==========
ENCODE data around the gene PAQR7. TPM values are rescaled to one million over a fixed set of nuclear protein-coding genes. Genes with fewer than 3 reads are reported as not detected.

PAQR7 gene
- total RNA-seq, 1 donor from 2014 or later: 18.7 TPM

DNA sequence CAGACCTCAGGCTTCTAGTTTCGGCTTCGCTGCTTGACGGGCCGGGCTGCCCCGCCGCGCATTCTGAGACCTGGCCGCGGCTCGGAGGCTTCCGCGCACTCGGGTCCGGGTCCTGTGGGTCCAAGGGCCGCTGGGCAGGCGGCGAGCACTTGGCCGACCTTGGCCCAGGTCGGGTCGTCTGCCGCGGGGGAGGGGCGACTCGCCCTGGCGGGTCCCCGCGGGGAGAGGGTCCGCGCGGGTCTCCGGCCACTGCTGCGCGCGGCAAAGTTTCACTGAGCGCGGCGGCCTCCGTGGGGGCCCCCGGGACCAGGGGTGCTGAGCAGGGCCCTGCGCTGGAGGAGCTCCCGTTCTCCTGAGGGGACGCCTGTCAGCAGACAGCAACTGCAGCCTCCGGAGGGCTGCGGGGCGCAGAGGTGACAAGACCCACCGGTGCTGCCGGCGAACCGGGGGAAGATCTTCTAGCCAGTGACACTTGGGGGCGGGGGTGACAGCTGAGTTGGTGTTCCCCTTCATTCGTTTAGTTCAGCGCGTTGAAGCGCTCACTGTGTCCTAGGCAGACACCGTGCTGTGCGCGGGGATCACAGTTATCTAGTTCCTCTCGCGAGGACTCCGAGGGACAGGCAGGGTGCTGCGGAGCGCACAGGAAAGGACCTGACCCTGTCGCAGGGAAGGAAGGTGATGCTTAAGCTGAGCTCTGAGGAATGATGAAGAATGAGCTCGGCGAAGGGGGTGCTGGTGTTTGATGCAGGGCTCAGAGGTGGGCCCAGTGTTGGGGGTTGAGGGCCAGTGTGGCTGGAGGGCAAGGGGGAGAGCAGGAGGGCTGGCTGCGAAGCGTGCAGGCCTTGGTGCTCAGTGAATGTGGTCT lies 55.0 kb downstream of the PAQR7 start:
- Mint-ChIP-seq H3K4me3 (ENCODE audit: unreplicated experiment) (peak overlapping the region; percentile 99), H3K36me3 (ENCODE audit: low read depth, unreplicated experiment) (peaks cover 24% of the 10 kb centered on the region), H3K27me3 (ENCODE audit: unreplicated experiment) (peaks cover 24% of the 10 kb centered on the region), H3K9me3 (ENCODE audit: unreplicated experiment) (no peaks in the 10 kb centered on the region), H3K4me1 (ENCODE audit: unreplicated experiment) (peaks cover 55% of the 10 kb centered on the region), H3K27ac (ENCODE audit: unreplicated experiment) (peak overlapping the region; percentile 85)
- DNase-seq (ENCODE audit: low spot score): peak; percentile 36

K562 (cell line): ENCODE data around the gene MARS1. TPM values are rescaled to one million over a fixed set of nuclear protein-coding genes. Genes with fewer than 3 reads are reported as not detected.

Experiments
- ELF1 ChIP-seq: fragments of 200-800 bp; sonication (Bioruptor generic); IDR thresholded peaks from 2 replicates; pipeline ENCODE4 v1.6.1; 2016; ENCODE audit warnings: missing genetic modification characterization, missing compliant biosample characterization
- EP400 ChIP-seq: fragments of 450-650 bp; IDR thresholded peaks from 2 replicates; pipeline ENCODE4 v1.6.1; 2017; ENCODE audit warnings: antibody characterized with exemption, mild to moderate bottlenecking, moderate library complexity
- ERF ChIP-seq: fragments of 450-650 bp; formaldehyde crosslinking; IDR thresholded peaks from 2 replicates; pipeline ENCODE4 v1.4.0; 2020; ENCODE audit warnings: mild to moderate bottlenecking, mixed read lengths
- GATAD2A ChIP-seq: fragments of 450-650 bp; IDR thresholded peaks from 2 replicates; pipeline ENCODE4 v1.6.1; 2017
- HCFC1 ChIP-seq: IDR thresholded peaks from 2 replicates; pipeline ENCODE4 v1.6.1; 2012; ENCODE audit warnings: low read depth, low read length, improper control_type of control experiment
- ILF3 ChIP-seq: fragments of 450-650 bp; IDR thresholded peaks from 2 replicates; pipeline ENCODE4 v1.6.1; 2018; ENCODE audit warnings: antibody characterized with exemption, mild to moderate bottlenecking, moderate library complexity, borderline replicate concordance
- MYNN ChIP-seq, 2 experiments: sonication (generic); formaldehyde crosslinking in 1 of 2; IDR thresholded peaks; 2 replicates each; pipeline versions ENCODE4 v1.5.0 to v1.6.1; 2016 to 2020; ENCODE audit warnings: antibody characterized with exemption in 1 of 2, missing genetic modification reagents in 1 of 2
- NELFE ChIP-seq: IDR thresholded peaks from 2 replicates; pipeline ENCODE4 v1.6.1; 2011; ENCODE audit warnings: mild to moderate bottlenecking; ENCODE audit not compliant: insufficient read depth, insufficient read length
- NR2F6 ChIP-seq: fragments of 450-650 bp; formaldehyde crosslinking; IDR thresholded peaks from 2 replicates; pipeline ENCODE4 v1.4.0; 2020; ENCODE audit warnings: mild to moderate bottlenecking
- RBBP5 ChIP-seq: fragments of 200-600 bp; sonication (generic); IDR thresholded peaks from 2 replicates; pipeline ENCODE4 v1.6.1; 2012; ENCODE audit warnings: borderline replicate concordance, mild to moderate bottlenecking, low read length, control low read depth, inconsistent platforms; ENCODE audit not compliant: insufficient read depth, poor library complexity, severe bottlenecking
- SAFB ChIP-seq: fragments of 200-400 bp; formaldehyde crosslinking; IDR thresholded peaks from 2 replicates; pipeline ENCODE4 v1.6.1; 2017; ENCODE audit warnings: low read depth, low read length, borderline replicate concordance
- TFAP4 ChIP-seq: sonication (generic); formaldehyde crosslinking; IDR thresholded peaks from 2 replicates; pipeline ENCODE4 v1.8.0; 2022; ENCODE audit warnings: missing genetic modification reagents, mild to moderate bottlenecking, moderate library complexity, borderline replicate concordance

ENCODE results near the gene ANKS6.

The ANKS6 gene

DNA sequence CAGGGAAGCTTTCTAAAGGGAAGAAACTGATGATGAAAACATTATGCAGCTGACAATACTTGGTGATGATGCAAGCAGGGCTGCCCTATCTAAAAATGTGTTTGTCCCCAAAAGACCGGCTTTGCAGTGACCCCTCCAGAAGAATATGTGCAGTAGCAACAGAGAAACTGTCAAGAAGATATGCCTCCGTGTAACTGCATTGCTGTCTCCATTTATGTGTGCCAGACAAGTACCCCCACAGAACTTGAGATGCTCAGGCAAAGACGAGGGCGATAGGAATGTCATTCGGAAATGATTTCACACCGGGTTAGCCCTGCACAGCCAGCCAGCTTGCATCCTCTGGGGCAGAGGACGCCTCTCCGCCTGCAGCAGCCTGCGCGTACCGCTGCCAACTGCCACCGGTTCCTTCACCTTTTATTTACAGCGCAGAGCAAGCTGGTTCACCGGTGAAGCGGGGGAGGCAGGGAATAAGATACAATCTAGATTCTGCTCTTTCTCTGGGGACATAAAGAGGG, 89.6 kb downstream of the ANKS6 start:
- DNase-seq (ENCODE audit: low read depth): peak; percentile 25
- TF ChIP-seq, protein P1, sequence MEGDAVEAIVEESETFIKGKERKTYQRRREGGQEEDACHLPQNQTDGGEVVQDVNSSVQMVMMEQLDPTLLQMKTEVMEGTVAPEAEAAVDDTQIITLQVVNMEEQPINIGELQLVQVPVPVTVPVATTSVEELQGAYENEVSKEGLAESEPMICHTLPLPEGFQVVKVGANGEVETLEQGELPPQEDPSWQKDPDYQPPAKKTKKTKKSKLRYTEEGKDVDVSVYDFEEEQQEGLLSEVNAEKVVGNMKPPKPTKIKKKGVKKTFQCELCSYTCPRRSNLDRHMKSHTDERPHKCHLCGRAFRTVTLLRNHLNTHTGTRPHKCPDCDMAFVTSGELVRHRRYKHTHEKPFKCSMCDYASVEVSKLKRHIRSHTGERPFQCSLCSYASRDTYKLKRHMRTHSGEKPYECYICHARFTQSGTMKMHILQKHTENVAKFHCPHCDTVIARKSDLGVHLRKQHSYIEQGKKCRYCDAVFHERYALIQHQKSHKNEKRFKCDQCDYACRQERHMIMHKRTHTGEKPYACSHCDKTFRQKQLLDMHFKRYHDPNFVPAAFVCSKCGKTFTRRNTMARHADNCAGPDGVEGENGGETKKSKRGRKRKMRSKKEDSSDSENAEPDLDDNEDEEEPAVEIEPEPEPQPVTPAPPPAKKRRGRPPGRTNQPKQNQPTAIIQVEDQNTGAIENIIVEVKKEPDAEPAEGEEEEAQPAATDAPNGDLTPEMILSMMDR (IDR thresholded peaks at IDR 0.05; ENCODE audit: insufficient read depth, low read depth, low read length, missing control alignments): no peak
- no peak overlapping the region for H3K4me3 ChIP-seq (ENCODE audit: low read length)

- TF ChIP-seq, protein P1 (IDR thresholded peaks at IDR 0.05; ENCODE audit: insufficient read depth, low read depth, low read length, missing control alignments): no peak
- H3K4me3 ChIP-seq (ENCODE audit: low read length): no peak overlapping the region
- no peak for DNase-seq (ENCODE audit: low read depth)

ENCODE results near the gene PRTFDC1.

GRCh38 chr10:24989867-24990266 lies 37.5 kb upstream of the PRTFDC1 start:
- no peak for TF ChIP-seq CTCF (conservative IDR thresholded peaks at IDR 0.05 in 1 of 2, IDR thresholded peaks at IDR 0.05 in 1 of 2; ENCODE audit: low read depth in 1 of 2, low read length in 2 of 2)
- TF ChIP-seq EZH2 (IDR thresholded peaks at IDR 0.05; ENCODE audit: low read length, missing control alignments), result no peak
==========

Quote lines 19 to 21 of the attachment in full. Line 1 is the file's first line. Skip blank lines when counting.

- SAFB ChIP-seq: fragments of 200-400 bp; formaldehyde crosslinking; IDR thresholded peaks from 2 replicates; pipeline ENCODE4 v1.6.1; 2017; ENCODE audit warnings: low read depth, low read length, borderline replicate concordance
- TFAP4 ChIP-seq: sonication (generic); formaldehyde crosslinking; IDR thresholded peaks from 2 replicates; pipeline ENCODE4 v1.8.0; 2022; ENCODE audit warnings: missing genetic modification reagents, mild to moderate bottlenecking, moderate library complexity, borderline replicate concordance

ENCODE results near the gene ANKS6.